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COVID-19 Preparedness for Health Facility in Low-Resource Settings, Video Series
Preparing your institution for COVID-19, Part 2 of 3
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Protecting healthcare workers
Successful protection of your staff will maintain their health, their morale and preserve staff numbers when you most need them. Reinforce the need for staff and patients to follow standard population-based measures to limit the spread of Covid 19. Covid 19 is spread largely through contact with respiratory droplets landing on nearby surfaces and transferred by human hands to mouth, nose and eyes. It cannot infect you through your skin. Protection includes increasing social distance, proper respiratory hygiene to cover mouth and nose when sneezing or coughing, and -most important – rigorous and frequent hand washing. You may be challenged to find enough soap and clean running water. Alcohol gel is a good alternative, particularly for staff
The following interventions can minimize the need for Personal Protective Equipment, or PPE, while protecting health care workers and others from exposure to COVID-19, in health care settings.
Use physical barriers, such as glass or plastic windows, to reduce exposure. This is useful in areas where patients first present for health care including triage areas, Casualty department registration desk, or at the pharmacy window where medication is collected.
Try to restrict health care workers from entering the rooms of COVID-19 patients unless directly involved in patient care. Consider bundling activities to minimize the number of times a room is entered. For example, checking vital signs when administering medication, or having food delivered by healthcare workers while they are performing other care.
Plan in advance which activities need to be performed at the bedside.
Healthcare workers seeing non COVID-19 patients do not need to wear PPE of any sort. But, at all times, should keep bare below the elbows. And should carry out frequent hand washing.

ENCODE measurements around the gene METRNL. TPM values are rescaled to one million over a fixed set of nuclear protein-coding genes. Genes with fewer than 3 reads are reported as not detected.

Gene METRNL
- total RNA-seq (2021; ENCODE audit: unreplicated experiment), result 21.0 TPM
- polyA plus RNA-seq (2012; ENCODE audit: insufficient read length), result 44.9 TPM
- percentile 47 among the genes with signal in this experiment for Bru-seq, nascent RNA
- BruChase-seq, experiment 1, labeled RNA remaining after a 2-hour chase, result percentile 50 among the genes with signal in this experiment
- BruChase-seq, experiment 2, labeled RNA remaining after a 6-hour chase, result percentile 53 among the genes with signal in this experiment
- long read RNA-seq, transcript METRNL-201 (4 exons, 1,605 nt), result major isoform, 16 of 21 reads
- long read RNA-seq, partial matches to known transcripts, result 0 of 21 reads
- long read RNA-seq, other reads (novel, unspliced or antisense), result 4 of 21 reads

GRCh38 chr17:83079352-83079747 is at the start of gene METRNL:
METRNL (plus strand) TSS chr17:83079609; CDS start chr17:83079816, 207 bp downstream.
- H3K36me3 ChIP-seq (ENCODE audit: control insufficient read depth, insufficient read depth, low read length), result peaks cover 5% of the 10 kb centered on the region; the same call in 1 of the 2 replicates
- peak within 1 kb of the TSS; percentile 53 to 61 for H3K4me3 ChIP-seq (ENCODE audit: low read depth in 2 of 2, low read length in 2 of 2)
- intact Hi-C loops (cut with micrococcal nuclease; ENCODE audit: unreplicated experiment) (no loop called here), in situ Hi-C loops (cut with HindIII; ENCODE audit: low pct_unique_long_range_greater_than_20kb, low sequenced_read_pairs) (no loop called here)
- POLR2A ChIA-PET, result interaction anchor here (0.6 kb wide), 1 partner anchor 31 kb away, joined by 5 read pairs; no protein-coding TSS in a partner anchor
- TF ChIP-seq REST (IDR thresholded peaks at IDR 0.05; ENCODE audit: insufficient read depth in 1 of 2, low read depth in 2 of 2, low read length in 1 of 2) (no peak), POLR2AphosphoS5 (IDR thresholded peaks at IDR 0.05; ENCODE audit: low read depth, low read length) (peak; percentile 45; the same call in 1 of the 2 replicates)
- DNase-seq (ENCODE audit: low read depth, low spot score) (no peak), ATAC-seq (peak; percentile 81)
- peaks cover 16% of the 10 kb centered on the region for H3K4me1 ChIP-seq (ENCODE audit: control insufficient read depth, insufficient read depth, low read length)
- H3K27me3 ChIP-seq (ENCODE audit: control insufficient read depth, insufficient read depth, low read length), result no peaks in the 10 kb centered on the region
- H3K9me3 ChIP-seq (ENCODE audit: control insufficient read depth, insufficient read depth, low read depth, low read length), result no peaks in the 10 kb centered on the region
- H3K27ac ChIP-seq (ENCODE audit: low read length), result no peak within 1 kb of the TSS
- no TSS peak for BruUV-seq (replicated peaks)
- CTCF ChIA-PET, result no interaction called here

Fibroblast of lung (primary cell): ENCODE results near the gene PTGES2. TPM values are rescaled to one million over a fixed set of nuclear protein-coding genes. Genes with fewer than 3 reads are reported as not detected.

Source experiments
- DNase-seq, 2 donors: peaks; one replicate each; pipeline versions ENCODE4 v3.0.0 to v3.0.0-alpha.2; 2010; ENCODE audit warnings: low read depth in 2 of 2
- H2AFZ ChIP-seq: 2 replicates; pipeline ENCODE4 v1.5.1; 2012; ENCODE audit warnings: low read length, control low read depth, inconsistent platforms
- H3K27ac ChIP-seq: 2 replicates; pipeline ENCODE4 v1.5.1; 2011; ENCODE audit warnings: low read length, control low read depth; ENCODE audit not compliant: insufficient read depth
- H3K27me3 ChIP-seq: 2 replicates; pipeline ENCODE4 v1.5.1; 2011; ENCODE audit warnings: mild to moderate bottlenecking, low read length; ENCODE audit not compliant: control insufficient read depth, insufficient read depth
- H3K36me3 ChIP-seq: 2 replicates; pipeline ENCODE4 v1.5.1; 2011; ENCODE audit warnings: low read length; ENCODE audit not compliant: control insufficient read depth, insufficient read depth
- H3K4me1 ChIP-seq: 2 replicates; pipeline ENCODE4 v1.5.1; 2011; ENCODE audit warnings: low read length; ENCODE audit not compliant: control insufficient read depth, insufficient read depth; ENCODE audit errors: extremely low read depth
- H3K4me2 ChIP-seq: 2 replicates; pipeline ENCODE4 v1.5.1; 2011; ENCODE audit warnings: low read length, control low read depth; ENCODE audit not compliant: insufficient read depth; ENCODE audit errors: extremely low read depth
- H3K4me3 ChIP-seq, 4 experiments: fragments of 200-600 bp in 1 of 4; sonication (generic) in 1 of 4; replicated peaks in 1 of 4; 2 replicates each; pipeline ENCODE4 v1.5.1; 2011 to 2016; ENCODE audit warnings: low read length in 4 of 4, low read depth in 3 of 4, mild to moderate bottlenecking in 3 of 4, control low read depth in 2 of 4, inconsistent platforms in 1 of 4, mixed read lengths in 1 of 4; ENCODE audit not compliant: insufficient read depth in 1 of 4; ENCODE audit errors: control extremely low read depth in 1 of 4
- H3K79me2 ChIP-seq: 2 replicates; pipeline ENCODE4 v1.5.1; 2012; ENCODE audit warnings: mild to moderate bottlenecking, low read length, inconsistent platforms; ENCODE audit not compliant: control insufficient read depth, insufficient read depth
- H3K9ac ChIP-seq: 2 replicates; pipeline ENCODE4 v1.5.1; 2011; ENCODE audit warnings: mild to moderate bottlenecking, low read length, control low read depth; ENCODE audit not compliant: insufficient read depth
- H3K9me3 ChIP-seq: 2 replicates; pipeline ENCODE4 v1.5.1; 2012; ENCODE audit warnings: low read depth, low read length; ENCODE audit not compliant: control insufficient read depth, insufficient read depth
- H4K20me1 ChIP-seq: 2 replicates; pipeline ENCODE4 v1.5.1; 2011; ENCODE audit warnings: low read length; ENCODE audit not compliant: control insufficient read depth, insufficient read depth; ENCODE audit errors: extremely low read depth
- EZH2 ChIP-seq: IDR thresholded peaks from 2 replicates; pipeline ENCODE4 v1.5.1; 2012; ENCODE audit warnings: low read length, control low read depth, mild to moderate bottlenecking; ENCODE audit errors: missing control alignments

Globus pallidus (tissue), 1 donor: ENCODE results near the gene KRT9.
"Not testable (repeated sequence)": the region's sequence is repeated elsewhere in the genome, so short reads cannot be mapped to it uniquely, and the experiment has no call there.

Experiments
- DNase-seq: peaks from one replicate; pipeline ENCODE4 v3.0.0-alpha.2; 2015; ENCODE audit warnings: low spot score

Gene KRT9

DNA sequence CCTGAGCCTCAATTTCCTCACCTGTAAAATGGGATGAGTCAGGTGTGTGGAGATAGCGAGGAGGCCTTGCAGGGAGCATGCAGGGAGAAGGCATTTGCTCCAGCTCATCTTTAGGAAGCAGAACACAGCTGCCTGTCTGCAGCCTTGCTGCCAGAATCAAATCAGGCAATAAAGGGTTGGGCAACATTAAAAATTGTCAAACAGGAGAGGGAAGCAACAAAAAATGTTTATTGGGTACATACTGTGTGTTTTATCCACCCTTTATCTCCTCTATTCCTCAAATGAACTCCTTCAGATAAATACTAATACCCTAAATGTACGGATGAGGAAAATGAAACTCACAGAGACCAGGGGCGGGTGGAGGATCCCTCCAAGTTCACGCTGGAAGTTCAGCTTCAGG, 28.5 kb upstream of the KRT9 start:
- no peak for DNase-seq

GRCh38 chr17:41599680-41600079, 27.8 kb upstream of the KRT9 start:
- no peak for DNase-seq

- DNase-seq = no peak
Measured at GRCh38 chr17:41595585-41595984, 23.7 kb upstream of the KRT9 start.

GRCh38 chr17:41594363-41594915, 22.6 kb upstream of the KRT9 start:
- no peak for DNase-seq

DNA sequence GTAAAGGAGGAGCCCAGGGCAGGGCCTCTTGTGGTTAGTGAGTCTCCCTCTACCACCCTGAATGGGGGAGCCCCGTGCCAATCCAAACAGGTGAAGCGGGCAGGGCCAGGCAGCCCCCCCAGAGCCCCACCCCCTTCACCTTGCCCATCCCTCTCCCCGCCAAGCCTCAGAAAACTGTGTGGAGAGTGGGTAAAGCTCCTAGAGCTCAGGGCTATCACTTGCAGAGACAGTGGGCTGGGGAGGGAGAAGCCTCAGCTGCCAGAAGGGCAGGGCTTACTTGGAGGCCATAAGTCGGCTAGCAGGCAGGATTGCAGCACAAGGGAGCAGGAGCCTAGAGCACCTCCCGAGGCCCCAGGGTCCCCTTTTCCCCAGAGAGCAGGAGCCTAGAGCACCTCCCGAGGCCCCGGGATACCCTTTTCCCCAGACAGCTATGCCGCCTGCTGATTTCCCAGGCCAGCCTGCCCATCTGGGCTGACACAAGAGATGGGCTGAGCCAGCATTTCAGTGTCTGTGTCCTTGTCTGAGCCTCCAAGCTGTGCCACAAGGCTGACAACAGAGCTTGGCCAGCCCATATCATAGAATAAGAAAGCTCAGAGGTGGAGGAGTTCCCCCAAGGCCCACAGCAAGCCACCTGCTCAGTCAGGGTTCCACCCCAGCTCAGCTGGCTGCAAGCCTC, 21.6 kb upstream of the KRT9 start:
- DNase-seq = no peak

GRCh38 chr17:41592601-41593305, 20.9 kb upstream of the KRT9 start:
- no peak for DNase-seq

Intensify hospital cleansing protocols, increasing the frequency of cleansing especially in locations housing Covid 19 patients. Pay particular attention to horizontal surfaces including bedside tables, door handles, and toilets. Ensure adequate supplies of hypochlorite bleach. Increase ventilation of all clinical areas, limit visitors and reduce the flow of people. Assess protocols for the collection, handling, storage and disposal of waste. Pay particular attention to fabrics exposed to Covid 19 and consider double bagging if possible before washing. Deceased Covid 19 patients carry no threat. Establish a protocol for dealing with the remains of deceased patients.
All staff should meticulously follow the WHO’s “5 moments for hand hygiene”.
– Before touching the patient.
– Before clean or aseptic procedures.
– After risk of body fluid exposure.
– After touching a patient.
– Or a patient’s surroundings.
All healthcare staff exposed to potential Covid 19 patients and all staff involved in cleaning your institution should wear personal protective equipment as far as this is possible. A facemask as worn in theatre, protection for the eyes, apron or gown, and gloves forms an adequate set of PPE. Ideally, a senior staff member should take charge of supply, cleansing of any reusable PPE with dilute hypochlorite bleach, and training of all staff members in the obsessional detail necessary to correctly put on and off PPE, while avoiding accidental exposure.
But remember. The single biggest protection for Covid 19 is rigorous and repeated hand washing.
Proper hand washing and correct wearing of PPE form the basis of two separate videos in this series.
Voice Over: Elias Phiri
This work is licensed under a Creative Commons Attribution-NonCommercial 4.0 International License.